New Hydrogen Purification Method
President Barack Obama’s pursuit of energy independence promises to accelerate research and development for alternative energy sources — solar, wind and geothermal power, biofuels, hydrogen and biomass, to name a few.
For the hydrogen economy, one of the roadblocks to success is the hydrogen itself. Hydrogen needs to be purified before it can be used as fuel for fuel cells, but current methods are not very clean or efficient.
Northwestern University chemist Mercouri G. Kanatzidis, together with postdoctoral research associate Gerasimos S. Armatas, has developed a class of new porous materials, structured like honeycomb, that is very effective at separating hydrogen from complex gas mixtures. The materials exhibit the best selectivity in separating hydrogen from carbon dioxide and methane, to the best of the researchers’ knowledge.
The results, which offer a new way to separate gases not available before, were published online Feb. 15 by the journal Nature Materials. The materials are a new family of germanium-rich chalcogenides.
“A more selective process means fewer cycles to produce pure hydrogen, increasing efficiency,” said Kanatzidis, Charles E. and Emma H. Morrison Professor of Chemistry in the Weinberg College of Arts and Sciences and the paper’s senior author. “Our materials could be used very effectively as membranes for gas separation. We have demonstrated their superior performance.”
Current methods of producing hydrogen first yield hydrogen combined with carbon dioxide or hydrogen combined with carbon dioxide and methane. The technology currently used for the next step — removing the hydrogen from such mixtures — separates the gas molecules based on their size, which is difficult to do.
Kanatzidis and Armatas offer a better solution. Their new materials do not rely on size for separation but instead on polarization — the interaction of the gas molecules with the walls of the material as the molecules move through the membrane. This is the basis of the new separation method.
Tests of one form of the family of materials — this one composed of the heavy elements germanium, lead and tellurium — showed it to be approximately four times more selective at separating hydrogen from carbon dioxide than conventional methods, which are made of lighter elements, such as silicon, oxygen and carbon.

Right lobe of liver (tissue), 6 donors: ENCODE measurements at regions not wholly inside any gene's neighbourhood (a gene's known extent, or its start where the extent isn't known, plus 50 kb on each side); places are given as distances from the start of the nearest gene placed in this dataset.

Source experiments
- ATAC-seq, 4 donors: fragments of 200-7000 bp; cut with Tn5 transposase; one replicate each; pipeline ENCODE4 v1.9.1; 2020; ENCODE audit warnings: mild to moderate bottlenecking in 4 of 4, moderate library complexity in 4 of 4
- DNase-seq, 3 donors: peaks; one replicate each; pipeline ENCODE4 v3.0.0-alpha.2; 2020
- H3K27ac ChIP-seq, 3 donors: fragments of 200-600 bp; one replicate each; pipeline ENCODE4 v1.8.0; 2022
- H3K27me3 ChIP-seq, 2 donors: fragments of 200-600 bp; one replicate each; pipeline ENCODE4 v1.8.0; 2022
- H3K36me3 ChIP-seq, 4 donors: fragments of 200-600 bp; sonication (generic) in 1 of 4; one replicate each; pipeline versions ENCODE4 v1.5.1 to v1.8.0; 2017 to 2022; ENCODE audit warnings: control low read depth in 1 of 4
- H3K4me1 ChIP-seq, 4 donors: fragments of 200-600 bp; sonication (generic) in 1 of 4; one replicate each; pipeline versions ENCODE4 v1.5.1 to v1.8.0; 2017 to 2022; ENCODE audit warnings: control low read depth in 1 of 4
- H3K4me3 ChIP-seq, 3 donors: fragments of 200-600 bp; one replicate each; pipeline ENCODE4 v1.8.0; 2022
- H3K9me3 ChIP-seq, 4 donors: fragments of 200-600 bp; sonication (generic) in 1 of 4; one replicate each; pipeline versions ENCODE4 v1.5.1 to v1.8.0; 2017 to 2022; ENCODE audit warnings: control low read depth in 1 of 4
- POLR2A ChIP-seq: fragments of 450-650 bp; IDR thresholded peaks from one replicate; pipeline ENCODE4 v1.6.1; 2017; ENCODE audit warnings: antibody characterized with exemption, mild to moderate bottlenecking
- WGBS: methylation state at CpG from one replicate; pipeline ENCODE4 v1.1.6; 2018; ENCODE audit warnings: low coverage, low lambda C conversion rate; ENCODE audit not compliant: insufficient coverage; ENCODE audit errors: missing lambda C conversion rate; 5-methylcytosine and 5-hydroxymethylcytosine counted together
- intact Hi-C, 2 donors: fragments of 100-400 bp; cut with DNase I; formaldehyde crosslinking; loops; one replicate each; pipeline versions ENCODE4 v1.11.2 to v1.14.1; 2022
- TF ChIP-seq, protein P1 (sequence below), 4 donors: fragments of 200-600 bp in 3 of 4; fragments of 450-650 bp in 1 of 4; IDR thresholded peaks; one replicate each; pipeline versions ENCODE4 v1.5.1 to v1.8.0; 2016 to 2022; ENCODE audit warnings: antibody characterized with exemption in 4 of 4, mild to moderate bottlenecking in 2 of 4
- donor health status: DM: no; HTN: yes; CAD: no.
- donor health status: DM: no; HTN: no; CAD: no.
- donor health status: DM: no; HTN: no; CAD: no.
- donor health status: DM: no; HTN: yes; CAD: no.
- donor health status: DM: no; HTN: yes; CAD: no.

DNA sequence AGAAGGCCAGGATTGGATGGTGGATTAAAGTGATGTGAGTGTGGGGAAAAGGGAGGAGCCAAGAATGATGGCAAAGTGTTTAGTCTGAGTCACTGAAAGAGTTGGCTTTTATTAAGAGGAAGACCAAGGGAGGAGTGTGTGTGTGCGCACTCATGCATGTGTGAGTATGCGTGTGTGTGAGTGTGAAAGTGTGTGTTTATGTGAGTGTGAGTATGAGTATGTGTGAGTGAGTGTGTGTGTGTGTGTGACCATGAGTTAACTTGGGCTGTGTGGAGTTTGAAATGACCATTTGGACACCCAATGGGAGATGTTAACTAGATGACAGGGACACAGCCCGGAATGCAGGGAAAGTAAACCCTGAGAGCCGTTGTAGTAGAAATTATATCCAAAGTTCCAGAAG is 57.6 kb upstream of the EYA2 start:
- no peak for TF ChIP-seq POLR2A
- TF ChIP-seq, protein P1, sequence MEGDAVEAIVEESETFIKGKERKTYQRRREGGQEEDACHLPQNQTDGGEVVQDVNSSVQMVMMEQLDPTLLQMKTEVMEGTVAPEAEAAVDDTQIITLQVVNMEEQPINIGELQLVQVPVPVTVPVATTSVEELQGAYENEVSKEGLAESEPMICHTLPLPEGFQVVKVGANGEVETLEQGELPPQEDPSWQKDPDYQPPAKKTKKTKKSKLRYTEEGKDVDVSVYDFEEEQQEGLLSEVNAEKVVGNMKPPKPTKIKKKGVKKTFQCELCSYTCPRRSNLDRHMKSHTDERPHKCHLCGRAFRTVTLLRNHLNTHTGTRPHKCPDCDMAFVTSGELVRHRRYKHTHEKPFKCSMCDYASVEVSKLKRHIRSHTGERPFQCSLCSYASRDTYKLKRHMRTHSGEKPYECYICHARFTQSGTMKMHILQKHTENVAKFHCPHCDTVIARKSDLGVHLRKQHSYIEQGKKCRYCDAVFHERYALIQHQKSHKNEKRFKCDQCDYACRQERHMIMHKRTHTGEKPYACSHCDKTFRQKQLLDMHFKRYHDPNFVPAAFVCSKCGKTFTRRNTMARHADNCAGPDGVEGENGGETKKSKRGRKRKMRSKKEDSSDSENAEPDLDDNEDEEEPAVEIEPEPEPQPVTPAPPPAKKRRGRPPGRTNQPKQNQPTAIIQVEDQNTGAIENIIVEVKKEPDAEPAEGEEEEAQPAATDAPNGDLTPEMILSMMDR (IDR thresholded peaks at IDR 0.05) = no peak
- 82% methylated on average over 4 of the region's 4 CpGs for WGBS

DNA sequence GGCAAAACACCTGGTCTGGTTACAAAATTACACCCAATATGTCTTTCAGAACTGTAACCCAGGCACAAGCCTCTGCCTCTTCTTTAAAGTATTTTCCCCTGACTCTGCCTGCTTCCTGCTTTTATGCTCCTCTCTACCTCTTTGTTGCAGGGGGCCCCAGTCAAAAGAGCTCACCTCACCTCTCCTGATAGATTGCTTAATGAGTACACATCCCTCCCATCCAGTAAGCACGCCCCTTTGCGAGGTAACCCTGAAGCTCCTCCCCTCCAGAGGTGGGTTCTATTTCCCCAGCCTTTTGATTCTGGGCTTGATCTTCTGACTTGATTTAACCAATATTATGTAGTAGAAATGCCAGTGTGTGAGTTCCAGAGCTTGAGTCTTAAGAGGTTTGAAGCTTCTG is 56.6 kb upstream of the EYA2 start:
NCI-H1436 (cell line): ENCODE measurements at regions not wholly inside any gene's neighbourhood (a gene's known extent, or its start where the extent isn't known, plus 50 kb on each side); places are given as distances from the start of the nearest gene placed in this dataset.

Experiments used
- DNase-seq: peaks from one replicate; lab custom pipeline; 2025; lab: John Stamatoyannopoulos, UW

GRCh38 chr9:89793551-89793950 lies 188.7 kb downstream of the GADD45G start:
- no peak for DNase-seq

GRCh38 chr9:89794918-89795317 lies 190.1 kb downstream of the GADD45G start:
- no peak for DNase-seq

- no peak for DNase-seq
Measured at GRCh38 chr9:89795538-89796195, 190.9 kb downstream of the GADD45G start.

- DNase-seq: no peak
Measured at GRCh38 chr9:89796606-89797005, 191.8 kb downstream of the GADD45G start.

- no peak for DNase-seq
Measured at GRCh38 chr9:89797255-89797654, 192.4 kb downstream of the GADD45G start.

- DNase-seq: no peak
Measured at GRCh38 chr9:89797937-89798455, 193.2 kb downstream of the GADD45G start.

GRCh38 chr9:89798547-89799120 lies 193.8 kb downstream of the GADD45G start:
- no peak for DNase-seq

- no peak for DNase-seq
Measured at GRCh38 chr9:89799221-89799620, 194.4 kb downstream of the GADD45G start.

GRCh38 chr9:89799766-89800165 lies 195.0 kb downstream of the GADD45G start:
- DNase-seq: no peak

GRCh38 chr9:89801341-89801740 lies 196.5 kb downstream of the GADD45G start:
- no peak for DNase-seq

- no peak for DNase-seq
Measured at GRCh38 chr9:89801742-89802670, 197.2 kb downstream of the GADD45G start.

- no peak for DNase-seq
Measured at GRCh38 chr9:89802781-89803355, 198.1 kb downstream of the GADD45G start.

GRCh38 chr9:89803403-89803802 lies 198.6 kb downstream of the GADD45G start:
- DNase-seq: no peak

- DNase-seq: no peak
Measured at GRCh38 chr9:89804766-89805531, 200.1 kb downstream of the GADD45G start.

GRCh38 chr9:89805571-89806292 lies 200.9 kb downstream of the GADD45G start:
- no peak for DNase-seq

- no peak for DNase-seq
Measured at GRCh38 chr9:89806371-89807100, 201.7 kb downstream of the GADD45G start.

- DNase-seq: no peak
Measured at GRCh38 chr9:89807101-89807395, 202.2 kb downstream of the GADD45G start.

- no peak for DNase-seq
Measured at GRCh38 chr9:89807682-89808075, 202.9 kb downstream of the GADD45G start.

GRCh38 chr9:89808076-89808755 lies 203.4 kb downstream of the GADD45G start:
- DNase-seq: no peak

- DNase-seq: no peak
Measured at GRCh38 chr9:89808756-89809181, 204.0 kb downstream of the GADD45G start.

“We are taking advantage of what we call ‘soft’ atoms, which form the membrane’s walls,” said Kanatzidis. “These soft-wall atoms like to interact with other soft molecules passing by, slowing them down as they pass through the membrane. Hydrogen, the smallest element, is a ‘hard’ molecule. It zips right through while softer molecules, like carbon dioxide and methane take more time.”
Kanatzidis and Armatas tested their membrane on a complex mixture of four gases. Hydrogen passed through first, followed in order by carbon monoxide, methane and carbon dioxide. As the smallest and hardest molecule, hydrogen interacted the least with the membrane, and carbon dioxide, as the softest molecule of the four, interacted the most.
Another advantage is that the process takes place at what Kanatzidis calls a “convenient temperature range” — between zero degrees Celsius and room temperature.
Small-molecule diffusion through porous materials is a nanoscopic phenomenon, say the researchers. All the pores in the hexagonal honeycomb structure are ordered and parallel, with each hole approximately two to three nanometers wide. The gas molecules are all at least half a nanometer wide.
The paper is titled “Mesoporous Germanium-Rich Chalcogenido Frameworks with Highly Polarizable Surfaces and Relevance to Gas Separation.” Armatas, the paper’s lead author, is now with the University of Crete, Greece.
By Megan Fellman
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